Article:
CEO Travis Kalanick’s Departure Offers Uber a Chance to Turn Around

Following is a statement from Rebecca Smith, deputy director of the National Employment Law Project:

“Brand is everything in corporate America, so perhaps it was only a matter of time until company investors removed Uber’s brand-tarnishing founder and CEO Travis Kalanick. But if the company is really committed to making the sweeping change it needs to restore credibility with drivers and consumers, it must fix its biggest problem: a business model that mimics the irresponsibility of its founder.

“Instead of living up to its responsibilities as an employer, Uber has perpetuated the blatant untruth that its low-wage drivers—whose every move is dictated by the company—are somehow in business for themselves. When Uber doesn’t get its way, it sues. When it loses, it appeals. When all else fails, it uses its vast lobbying resources to change the law, as it has in half the states.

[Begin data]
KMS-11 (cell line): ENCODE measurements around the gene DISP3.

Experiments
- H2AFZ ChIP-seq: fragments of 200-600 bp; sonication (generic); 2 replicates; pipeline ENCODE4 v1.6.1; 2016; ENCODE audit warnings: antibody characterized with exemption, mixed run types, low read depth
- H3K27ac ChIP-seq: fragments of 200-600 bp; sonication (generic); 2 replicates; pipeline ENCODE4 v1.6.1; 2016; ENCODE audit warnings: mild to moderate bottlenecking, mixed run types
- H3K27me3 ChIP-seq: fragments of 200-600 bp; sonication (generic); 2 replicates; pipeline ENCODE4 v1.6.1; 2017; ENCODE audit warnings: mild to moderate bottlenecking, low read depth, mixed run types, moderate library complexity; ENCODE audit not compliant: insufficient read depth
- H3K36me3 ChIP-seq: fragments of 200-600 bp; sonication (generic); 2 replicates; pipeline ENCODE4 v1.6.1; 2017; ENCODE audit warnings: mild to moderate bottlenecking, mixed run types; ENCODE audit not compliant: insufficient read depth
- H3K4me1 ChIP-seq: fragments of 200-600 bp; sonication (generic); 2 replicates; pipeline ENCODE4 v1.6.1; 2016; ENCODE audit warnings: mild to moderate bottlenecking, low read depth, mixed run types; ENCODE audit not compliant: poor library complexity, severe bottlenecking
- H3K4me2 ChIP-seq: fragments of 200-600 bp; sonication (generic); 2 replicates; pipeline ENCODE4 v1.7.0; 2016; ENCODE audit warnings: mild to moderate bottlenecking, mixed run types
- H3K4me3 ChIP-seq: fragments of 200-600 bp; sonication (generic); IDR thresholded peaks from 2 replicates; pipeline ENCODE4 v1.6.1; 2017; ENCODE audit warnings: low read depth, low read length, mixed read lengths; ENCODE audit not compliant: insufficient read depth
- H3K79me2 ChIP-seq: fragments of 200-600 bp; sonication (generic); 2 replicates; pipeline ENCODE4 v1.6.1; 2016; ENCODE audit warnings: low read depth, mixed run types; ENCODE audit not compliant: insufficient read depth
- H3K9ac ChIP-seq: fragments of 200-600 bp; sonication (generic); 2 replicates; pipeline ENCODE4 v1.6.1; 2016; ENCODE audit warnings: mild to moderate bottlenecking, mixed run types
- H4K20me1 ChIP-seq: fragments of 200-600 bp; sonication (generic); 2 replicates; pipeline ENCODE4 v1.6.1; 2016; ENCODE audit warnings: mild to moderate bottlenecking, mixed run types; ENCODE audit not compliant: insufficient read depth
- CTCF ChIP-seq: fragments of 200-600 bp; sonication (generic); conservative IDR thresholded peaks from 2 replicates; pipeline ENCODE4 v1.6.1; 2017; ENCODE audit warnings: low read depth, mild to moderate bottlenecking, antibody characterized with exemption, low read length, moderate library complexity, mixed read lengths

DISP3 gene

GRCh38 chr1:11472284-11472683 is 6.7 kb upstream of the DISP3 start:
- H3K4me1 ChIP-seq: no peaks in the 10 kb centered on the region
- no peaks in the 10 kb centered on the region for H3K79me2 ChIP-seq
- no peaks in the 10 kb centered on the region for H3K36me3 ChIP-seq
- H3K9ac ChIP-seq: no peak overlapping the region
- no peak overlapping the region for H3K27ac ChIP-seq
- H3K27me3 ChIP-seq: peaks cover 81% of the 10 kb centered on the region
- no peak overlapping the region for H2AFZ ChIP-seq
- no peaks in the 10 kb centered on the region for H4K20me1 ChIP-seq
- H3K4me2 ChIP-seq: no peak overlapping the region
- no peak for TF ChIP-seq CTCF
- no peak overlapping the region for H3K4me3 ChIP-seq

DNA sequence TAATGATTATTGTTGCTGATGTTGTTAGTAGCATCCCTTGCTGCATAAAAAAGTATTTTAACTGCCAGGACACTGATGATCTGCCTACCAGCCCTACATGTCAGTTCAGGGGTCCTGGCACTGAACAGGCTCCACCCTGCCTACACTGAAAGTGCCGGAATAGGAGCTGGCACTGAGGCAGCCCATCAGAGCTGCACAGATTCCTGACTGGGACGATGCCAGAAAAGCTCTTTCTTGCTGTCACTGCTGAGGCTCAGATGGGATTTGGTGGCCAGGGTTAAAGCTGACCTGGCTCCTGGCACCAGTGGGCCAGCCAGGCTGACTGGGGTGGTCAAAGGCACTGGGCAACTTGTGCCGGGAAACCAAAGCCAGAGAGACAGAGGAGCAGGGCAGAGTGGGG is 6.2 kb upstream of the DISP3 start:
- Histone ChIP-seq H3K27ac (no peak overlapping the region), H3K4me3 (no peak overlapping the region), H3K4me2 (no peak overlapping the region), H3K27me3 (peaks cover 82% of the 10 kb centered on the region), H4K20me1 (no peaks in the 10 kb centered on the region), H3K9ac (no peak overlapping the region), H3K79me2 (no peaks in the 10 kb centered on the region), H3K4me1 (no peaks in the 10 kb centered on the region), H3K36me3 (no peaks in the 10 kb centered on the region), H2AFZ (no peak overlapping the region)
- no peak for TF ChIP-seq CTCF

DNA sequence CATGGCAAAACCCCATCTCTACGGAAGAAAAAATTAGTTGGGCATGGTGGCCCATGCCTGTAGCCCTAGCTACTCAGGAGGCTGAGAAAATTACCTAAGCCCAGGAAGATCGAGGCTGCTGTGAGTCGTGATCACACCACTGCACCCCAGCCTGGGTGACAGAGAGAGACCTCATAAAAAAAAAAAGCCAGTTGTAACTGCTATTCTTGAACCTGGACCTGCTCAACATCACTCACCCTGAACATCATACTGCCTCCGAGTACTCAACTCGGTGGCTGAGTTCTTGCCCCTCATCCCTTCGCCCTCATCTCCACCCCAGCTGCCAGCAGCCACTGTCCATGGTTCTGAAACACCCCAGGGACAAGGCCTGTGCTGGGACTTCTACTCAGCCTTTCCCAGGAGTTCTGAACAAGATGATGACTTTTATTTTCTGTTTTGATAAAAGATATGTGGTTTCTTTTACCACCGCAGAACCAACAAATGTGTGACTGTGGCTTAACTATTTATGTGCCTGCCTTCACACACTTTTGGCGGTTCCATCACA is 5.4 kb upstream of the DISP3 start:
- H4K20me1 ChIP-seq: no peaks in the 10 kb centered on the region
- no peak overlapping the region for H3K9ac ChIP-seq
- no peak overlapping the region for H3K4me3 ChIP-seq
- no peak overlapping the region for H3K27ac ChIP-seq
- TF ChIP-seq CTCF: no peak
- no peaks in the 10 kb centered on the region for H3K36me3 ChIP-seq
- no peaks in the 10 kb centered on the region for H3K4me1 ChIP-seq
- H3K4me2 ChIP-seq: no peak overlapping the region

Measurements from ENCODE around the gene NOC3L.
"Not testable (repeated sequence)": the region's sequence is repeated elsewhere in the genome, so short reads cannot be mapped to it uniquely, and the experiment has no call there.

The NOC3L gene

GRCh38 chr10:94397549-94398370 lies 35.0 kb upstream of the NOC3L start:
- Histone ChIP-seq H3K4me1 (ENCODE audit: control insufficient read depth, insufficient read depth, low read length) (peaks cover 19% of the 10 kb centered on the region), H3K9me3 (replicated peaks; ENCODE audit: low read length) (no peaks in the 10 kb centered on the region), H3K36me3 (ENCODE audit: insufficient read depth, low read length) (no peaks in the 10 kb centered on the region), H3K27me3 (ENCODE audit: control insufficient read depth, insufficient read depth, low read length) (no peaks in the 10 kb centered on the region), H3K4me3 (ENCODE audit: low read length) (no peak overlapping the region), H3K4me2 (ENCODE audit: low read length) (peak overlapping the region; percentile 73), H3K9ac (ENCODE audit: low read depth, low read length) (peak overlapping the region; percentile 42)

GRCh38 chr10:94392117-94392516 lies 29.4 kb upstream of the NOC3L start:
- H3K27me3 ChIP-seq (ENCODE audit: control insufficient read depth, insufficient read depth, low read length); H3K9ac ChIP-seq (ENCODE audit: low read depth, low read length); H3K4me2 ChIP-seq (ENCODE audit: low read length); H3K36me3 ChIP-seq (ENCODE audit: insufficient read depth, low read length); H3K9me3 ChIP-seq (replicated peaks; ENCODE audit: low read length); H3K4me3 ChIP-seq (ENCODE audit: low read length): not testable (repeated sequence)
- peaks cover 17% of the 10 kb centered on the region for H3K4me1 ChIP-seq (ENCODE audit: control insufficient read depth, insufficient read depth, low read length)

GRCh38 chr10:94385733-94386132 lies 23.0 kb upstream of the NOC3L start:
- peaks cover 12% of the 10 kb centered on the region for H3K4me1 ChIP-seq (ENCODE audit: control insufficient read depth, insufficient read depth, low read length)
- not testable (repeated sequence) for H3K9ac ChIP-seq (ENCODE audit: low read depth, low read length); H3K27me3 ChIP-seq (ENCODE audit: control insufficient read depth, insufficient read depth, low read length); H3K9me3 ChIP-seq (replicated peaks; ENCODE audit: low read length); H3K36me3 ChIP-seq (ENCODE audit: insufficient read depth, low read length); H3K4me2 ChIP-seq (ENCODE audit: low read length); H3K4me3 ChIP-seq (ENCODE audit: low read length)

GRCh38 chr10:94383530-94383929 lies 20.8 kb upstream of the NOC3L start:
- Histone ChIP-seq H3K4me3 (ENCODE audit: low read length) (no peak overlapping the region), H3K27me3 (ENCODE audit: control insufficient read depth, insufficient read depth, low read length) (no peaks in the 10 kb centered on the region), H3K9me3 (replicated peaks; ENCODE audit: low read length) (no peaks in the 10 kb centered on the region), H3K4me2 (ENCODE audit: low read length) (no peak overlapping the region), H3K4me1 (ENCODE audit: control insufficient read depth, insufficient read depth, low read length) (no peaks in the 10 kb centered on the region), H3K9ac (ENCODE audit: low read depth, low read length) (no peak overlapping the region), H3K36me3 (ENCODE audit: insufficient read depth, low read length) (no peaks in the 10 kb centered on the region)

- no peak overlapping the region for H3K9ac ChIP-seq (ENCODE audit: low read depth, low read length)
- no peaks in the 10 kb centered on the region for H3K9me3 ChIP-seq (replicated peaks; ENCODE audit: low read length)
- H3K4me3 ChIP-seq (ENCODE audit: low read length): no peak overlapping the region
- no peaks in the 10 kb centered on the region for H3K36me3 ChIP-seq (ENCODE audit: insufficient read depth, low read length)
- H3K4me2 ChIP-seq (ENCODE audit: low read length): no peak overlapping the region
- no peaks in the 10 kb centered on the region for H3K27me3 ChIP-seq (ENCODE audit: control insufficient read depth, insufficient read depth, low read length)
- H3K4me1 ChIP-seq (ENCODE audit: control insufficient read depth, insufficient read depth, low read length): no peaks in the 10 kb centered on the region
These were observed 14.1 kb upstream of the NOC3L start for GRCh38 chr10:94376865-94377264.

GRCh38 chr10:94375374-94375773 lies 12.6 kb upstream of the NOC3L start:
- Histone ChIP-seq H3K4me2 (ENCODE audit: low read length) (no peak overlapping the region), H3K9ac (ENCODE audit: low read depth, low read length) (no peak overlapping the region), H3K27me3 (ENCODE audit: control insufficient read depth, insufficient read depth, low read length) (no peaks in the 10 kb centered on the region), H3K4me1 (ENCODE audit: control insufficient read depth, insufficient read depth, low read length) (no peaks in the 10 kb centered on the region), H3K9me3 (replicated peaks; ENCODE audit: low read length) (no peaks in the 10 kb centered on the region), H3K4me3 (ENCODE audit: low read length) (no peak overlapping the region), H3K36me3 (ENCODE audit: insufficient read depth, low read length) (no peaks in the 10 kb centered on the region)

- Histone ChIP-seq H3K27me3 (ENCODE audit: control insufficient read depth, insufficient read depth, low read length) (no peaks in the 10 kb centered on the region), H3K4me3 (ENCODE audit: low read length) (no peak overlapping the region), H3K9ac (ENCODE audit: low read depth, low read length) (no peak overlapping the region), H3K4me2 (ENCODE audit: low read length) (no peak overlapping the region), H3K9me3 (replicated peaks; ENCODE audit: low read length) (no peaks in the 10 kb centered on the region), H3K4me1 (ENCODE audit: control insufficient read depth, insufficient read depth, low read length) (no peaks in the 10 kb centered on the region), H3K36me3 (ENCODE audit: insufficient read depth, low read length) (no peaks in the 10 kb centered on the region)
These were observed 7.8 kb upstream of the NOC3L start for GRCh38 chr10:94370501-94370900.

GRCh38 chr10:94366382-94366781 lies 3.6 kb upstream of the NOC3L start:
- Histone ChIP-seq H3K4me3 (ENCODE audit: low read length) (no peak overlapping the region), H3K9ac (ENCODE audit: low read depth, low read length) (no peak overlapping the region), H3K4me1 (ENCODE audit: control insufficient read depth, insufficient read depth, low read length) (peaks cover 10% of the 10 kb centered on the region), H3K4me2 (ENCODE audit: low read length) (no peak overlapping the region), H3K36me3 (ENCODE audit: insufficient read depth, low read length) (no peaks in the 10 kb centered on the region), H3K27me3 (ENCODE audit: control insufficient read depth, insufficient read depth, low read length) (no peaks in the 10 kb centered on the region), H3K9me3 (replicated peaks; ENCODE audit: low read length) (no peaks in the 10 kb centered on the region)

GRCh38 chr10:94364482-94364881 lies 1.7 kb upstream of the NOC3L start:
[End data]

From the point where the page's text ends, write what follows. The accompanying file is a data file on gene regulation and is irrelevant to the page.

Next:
“With Kalanick gone, Uber has a chance to turn around. It could become a good corporate citizen—one that cares about drivers and consumers, not just its bottom line. It could comply with the baseline laws it’s been ignoring: anti-discrimination laws, antitrust laws, wage and hour laws. It could pay its taxes, so that workers get unemployment insurance, workers compensation, and social security. It could tell us what data it is collecting on consumers and drivers, and what use that data serves. It could cooperate with city transportation agencies to ensure that it is effectively integrated into a community transit system. It could engage in real negotiations with its drivers’ chosen representatives, with a written, enforceable agreement. Instead of leading a race to the bottom in the on-demand economy, it could begin a race to the top.”


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